A Brain-Dead "Financial Reporter" at NPR Defines the Problem
Via Doctor Black, who printed the answer but not the question:
PIGNAL: This is actually the second bailout for Dexia. In 2008, it had to be bailed out after exceptionally imprudent investing, including in U.S. subprime mortgages. This time around, it was basically dealing with the legacy of the past, and it was trying to do what it could to get back into safer waters. But with the Eurozone debt crisis in the past year, it basically ran out of time.
SIEGEL: Yeah, that was the past. This is now. And if the 12th most secure bank in Europe just collapsed, does that mean that several more bank collapses are in store? [idiocy emphasized by me]
This is what happens when you try Extend and Pretend while leaving the Management (think Pandit, Moynihan) who screwed up in the first place in charge of the burning building.
Anyone stupid enough to hire Robert Siegel as a “financial reporter” should be defenstrated with all deliberate speed.
Sounds like they’ve been Solyndra’d.
Somehow I’m reminded of the scene from “Hana-bi” though, where Miyuki is adding water to a vase with dead flowers, and a gangster can’t understand why she would do it (an analogy of the entire film where Nishi is taking his dying wife on a last trip).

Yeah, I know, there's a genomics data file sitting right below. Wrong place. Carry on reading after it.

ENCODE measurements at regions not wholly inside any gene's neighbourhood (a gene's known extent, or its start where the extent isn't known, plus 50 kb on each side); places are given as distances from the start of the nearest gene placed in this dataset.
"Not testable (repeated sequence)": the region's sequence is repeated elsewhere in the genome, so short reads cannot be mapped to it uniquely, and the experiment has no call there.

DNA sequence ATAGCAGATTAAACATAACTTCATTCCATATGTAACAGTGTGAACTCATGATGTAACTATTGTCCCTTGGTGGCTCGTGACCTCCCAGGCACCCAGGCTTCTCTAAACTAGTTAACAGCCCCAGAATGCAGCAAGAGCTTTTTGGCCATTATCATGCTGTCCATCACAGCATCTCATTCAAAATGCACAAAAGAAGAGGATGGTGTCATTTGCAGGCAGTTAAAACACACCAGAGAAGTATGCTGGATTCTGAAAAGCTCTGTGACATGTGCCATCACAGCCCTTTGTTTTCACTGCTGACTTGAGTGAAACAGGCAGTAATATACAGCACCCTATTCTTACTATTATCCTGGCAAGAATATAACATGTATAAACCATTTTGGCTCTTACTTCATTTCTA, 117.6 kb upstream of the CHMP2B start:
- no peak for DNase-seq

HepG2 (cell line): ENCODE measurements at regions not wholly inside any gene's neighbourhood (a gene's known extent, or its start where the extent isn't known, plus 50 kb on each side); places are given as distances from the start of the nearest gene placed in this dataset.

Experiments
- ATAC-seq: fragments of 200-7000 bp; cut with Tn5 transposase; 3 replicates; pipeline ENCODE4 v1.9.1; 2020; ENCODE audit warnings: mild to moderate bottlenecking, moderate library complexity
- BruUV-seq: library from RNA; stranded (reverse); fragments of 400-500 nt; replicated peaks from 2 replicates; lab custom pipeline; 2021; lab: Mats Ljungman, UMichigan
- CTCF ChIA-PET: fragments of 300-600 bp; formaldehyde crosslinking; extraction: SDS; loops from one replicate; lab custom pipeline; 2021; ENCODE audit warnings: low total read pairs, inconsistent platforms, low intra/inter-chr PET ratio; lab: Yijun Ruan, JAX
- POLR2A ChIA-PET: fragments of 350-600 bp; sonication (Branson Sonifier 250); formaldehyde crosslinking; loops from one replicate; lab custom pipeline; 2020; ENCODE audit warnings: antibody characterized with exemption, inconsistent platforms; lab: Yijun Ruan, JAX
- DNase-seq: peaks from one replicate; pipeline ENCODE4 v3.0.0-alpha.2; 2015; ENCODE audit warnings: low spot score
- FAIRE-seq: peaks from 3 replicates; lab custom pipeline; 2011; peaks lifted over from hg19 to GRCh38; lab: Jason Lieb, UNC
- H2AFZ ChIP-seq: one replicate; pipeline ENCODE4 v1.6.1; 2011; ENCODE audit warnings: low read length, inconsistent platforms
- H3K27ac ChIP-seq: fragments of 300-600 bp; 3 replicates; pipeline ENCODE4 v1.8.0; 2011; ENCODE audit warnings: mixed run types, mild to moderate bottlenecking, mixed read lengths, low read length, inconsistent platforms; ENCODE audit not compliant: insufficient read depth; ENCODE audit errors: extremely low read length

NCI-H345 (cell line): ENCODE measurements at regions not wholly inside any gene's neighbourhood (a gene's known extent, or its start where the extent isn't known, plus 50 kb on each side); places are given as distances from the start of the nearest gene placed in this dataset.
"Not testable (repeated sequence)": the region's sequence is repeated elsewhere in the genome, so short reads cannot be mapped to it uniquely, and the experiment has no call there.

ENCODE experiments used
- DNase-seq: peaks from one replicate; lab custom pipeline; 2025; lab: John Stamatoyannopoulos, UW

Of course, people and corporations are different, but I guess we psychologically treat them in a similar manner, and at some point, there are actual people who are impacted by a decision taken on a corporation’s life or death.
“This is what happens when you try Extend and Pretend while leaving the Management (think Pandit, Moynihan) who screwed up in the first place in charge of the burning building.”
How do you figure that Pandit and Moynihan were the ones who screwed up in the first place? Pandit didn’t even get to Citigroup until the fall of 2007, by which point all of the damage had already been done. And while Moynihan was at BofA after 2004, he wasn’t responsible for any of the disastrous decisions, either on the lending or acquisition side, that killed the company.